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Can USC ever get a handle on Oregon State Coach Mike Riley?

USC twice wanted to hire Mike Riley as head coach, but it didn't pan out either time. Meanwhile, Riley's Oregon State Beavers have given USC fits when the Trojans have visited Reser Stadium.

November 19, 2010|By Gary Klein

For USC, Mike Riley is the one who got away.

Twice.

Riley could have been Pete Carroll, the coach hired in 2000 to make USC matter again. But the former Trojans assistant could not get out of his contract with the San Diego Chargers.

He could have been Lane Kiffin, the coach hired when Carroll bolted to the NFL in January. But the Corvallis, Ore., native quickly declined USC's overtures and chose instead to remain at Oregon State.

On Saturday, when No. 20 USC plays the Beavers, Riley is expected to again remind Trojans fans what all the fuss was about.

Since returning to Oregon State for a second stint in 2003, Riley's teams have given USC fits each time the Trojans have visited Reser Stadium.

"I don't know what it is," Kiffin said. "He just seems to motivate them for this game."

Six years ago, the top-ranked Trojans literally played in a first-half fog before escaping with a victory.

In 2006, the Beavers knocked off third-ranked USC. And two years ago, Oregon State derailed the No. 1 Trojans' national-championship hopes by handing them their only defeat.

Oregon State was unranked in all of those games.

It's a similar story this time around: The Beavers are 4-5 and coming off a head-scratching Pacific 10 Conference home loss to Washington State.

"We're like in a freefall here," Riley said. "We've just got to fight our way out of it."

Kiffin, who schemed against Riley as a USC assistant, expects the Beavers' best punch.

"No disrespect to anyone," Kiffin said, "but I think he's the best coach in the conference."

Kiffin cites Riley's longevity at Oregon State — he also coached the Beavers in 1997 and 1998 after four seasons as USC's offensive coordinator — and his ability to build and maintain a formidable program in an outpost far from talent hotbeds. Riley is 68-52 with six bowl-game appearances in nine-plus seasons.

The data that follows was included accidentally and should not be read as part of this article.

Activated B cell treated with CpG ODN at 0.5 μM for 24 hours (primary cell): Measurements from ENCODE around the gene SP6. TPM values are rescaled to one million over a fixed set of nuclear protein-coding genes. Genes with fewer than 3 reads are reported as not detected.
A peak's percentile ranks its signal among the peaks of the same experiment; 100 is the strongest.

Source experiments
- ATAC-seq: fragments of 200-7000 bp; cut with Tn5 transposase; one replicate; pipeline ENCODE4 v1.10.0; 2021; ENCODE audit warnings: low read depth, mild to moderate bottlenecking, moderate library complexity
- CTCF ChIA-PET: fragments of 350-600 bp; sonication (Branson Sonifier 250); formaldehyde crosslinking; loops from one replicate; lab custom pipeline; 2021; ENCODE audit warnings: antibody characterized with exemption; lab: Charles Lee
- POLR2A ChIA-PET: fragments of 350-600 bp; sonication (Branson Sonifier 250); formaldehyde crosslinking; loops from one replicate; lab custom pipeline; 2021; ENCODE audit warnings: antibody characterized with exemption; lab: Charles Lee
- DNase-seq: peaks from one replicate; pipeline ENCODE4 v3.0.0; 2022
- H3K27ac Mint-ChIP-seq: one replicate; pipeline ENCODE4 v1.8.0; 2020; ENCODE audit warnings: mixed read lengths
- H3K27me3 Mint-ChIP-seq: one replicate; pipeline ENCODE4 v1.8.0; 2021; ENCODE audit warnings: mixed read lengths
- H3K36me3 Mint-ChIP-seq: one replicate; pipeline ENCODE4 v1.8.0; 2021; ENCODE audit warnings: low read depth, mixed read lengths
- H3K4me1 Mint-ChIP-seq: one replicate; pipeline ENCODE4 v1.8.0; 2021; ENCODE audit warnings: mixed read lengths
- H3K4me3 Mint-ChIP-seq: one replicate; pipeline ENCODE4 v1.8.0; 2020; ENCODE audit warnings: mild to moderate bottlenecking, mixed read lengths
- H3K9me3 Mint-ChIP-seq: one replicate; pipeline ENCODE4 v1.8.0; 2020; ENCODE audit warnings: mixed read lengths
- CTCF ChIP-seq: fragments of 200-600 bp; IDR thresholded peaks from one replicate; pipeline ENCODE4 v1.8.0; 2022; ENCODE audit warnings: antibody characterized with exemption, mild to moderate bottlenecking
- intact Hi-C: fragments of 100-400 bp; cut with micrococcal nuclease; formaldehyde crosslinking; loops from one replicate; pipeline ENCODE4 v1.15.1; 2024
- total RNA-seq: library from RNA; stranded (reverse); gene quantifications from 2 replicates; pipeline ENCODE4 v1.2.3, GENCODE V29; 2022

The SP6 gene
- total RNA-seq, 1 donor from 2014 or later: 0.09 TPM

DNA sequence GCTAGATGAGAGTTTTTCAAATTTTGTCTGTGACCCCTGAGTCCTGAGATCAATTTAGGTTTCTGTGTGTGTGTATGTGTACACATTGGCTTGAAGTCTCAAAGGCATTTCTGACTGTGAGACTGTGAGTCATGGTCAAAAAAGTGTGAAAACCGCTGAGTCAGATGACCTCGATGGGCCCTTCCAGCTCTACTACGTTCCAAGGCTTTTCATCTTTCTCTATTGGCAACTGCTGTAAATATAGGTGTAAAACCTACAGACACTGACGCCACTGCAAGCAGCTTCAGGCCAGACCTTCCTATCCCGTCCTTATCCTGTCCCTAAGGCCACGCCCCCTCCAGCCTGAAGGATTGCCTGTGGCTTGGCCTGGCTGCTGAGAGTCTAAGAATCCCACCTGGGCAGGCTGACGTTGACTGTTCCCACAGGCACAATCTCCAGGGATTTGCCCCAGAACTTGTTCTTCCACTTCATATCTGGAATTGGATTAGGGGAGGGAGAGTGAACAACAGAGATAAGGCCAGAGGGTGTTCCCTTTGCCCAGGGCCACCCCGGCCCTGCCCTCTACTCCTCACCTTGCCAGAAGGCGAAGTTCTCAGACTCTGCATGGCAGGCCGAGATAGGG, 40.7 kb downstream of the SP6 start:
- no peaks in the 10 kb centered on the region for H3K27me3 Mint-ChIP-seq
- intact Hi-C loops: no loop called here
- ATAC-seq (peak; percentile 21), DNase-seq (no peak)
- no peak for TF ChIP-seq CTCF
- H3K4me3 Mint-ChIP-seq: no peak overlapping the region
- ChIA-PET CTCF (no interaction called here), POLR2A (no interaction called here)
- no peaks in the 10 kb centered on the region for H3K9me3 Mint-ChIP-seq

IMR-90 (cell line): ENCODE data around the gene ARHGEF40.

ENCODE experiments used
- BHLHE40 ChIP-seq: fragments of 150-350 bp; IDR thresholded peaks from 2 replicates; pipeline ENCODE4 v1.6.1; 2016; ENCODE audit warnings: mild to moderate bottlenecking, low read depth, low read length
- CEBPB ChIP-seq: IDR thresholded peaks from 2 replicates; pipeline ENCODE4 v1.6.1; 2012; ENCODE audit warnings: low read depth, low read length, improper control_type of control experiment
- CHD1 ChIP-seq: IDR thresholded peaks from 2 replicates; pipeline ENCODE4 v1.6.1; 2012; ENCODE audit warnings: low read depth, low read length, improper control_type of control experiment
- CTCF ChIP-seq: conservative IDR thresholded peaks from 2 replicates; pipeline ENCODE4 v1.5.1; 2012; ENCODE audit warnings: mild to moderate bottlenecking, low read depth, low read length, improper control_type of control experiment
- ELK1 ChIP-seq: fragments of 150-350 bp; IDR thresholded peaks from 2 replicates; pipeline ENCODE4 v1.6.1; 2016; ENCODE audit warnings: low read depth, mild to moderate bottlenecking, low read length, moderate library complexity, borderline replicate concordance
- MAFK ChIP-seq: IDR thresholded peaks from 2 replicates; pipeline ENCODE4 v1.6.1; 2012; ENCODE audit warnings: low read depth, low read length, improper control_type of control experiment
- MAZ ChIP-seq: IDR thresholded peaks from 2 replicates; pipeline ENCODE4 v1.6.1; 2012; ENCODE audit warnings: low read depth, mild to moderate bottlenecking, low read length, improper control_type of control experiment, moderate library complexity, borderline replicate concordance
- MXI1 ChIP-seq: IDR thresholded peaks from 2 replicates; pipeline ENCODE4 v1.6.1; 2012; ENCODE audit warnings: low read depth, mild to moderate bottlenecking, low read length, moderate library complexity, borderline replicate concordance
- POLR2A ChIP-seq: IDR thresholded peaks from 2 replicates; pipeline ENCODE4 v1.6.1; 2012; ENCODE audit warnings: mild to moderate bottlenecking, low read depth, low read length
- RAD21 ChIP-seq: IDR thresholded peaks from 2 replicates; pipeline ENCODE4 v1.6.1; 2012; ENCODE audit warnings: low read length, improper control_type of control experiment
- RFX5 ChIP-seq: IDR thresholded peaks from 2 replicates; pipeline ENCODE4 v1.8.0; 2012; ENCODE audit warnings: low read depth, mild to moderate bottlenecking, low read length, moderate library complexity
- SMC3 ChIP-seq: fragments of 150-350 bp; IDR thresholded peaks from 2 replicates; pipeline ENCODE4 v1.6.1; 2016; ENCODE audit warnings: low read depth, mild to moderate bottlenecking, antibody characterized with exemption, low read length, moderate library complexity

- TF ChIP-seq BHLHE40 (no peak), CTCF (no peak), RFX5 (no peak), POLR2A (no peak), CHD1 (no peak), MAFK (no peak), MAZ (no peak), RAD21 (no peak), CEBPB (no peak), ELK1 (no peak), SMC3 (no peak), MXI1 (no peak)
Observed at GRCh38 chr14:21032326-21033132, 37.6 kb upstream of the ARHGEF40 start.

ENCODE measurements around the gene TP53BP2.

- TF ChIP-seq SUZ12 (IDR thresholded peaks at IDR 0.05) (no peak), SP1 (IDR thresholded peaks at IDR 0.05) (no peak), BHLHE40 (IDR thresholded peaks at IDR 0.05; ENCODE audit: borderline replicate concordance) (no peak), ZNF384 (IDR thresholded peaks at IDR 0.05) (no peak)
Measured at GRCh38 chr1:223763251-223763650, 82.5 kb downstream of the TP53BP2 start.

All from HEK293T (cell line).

"Obviously, it's not the easiest place to recruit to," Kiffin said. "He does a phenomenal job of developing his roster."

Or, as former Beavers quarterback Lyle Moevao put it, "We don't bring in five-star players. We have a five-star coach who turns two- and three-star guys into five-star players."

Riley doesn't do it alone. Defensive coordinator Mark Banker is in his 10th season at Oregon State, offensive coordinator Danny Langsdorf his eighth.

Current and former Oregon State players say Riley doesn't approach USC week, or coach against the Trojans, any differently than he does against other opponents.

"He just does a very good job of making sure he motivates guys, and gets the whole team to believe that we're good enough to win any game going into it no matter what the circumstances," said Derek Anderson, an Arizona Cardinals quarterback who in 2004 helped the Beavers forge a 13-0 lead against USC before a Reggie Bush punt return ignited the Trojans.

Alexis Serna, Oregon State's kicker in 2004-2007, said Riley's "open-door policy" on campus and his genuine concern for players during and after their careers engender a fierce determination to play hard for him.

USC's tradition and the opportunity to defeat familiar faces from Southern California also motivate the Beavers when the Trojans come to town.

Serna, who attended Fontana A.B. Miller High, recalled watching USC go through its Reser Stadium walk-through the day before the 2006 game.

"They were out there having a blast — they weren't stressed, just having fun," Serna said. "That's exactly what Coach Riley was turning Oregon State into."

The next day, a relaxed Serna kicked four field goals as Oregon State held off the Trojans for a 33-31 victory.

Two years ago, Oregon State took on an overconfident Trojans team coming off an impressive win over fifth-ranked Ohio State. Moevao recalled nothing unique about the 1-2 Beavers' preparation or Riley's pregame speech.

"We were focusing on details," he said. "Just details."

Oregon State executed nearly to perfection. The Beavers blew the Trojans' celebrated defense off the line of scrimmage in the first half as freshman Jacquizz Rodgers ran for big gains and a touchdown.

Meanwhile, Moevao threw two touchdown passes to Rodgers' brother, James, as the Beavers took a 21-0 lead. Oregon State then held off a Trojans rally for a 27-21 victory, the stadium crowd storming the field in celebration.

Oregon State will again be the underdog Saturday. James Rodgers is sidelined because of a knee injury, his brother is running behind an offensive line that includes several walk-ons, and quarterback Ryan Katz is struggling to find consistency.

But USC shouldn't be fooled.

Riley helped guide quarterback Matt Moore through one of the best games of his college career against the Trojans in 2006. He did the same with Moevao in 2008.

And Oregon State's record this season is somewhat misleading.

Two of the Beavers' losses came early in the season against Texas Christian and Boise State, which are third and fourth, respectively, in the Bowl Championship Series standings. The physical contests might have caught up to Oregon State in an overtime loss at Washington and in consecutive losses to UCLA and Washington State.

But Riley, Kiffin knows, will have his team ready for the Trojans.

That's no secret.

"They obviously believe they can beat us," Kiffin said. "Because they've done it."

gary.klein@latimes.com

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